Saturday, August 10, 2013
This election season we can speak freely about refugee policy in for all the wrong reasons - since neither major party has been willing to give the claims even of international law--let alone of moral principle--the same emphasis being given to border control, as a result our banner is politically non-partisan.
This election is being marked by a competition between the two parties to see whose policies will appear more punitive to asylum seekers who arrive by boat, although it is far from certain that what may seem unattractive options to us will even deter asylum seekers at all, whose choices in their places of origin apparently seem to them to outweigh the risks of leaky boats.
While we ought not to suggest that politicians as a group do not care, or that the policy issues are simple, there are prominent leaders whose loose treatment of the truth about asylum seekers - such as the regular suggestion that to be a refugee is somehow itself illegal - raises profound questions of integrity; and there are sections of the media whose enthusiasm for pointing to the admitted evils of people smuggling are not remotely matched by interest in the conditions under which asylum seekers have been housed, or the way xenophobia is being exploited in the political arena.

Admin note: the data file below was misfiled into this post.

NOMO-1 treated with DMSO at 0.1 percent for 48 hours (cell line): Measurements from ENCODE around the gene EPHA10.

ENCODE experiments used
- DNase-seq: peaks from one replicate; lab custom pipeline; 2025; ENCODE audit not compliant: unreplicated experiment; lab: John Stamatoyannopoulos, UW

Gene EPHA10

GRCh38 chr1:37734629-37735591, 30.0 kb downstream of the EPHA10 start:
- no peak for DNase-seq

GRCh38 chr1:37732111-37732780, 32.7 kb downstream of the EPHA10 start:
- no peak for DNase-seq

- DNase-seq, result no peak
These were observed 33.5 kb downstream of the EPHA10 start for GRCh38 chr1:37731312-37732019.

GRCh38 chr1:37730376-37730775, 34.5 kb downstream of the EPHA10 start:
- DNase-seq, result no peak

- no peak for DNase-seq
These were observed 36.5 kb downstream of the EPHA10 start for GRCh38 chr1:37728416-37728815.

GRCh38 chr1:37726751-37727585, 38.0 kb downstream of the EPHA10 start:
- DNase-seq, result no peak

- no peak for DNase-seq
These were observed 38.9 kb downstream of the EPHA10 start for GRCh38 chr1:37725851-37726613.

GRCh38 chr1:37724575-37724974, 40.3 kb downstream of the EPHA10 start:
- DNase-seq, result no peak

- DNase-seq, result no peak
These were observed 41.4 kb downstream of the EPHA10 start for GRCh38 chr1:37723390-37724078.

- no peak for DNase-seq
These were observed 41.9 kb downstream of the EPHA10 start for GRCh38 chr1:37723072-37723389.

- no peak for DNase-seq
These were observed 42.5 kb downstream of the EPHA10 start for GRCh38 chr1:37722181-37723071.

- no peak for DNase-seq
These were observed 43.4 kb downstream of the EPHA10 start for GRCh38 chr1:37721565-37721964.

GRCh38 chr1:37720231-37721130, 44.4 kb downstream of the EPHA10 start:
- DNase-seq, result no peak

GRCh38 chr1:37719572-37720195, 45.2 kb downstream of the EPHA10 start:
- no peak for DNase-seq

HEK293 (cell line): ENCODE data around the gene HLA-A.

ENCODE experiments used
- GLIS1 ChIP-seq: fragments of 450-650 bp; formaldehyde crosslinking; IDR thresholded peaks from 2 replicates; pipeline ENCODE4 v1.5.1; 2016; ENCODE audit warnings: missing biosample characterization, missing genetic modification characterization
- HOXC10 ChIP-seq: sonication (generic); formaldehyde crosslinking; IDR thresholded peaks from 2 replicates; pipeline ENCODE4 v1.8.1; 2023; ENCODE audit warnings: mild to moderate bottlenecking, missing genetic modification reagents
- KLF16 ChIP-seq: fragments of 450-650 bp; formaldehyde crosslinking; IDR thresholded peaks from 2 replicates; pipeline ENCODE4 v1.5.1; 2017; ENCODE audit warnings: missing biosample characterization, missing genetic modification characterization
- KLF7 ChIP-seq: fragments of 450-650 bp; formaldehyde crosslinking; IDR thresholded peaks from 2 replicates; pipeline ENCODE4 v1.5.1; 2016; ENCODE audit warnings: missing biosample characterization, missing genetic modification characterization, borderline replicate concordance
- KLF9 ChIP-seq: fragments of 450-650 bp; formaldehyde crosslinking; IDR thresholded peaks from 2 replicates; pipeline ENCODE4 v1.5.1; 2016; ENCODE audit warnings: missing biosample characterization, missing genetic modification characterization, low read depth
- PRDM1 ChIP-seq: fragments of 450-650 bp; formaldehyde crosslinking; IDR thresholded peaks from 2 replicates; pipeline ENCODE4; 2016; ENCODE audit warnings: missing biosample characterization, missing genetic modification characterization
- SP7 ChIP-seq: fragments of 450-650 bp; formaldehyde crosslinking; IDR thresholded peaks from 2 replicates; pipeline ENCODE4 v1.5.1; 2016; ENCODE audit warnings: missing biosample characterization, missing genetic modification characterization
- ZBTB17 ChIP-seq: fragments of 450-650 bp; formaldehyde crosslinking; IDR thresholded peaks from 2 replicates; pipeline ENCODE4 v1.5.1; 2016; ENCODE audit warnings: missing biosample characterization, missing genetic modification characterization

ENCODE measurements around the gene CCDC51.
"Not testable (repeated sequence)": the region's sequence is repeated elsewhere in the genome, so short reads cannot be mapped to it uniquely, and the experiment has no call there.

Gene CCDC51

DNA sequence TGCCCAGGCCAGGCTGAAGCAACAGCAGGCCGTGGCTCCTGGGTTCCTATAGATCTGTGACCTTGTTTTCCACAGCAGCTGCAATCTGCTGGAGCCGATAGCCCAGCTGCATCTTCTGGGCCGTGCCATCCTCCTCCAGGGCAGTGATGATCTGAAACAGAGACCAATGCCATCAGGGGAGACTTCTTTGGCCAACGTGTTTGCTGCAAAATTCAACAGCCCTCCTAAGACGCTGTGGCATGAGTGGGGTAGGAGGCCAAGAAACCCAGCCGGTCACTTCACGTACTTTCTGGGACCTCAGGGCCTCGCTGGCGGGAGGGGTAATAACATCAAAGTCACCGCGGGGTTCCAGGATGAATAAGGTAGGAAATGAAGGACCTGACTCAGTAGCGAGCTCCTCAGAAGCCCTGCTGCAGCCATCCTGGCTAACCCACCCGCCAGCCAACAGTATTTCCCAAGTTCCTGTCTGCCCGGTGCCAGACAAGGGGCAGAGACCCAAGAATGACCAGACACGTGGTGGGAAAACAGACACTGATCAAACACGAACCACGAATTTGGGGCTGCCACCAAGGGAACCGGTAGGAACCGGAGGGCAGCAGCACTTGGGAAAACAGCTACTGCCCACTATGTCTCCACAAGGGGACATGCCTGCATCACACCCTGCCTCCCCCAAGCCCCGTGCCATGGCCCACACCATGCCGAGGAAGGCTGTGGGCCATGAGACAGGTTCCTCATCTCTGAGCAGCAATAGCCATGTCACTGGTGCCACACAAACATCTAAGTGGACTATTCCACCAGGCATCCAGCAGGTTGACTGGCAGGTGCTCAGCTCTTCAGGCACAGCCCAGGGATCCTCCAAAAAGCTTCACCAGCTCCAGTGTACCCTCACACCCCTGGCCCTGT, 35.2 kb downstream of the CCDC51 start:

The Church does not make immigration policy, but it is right for us to challenge our leaders and our community about issues a basic as these, and to take part in conversation about the kind of society we ought to be. Our nation, a country which owes so much to immigrants, including those involuntarily transported and many driven from homelands by need, is wrong to construct its public conversation about refugees as we are now largely doing, turning asylum seekers into scapegoats.
[From a sermon given at St Paul's Cathedral, Sunday August 11 2013]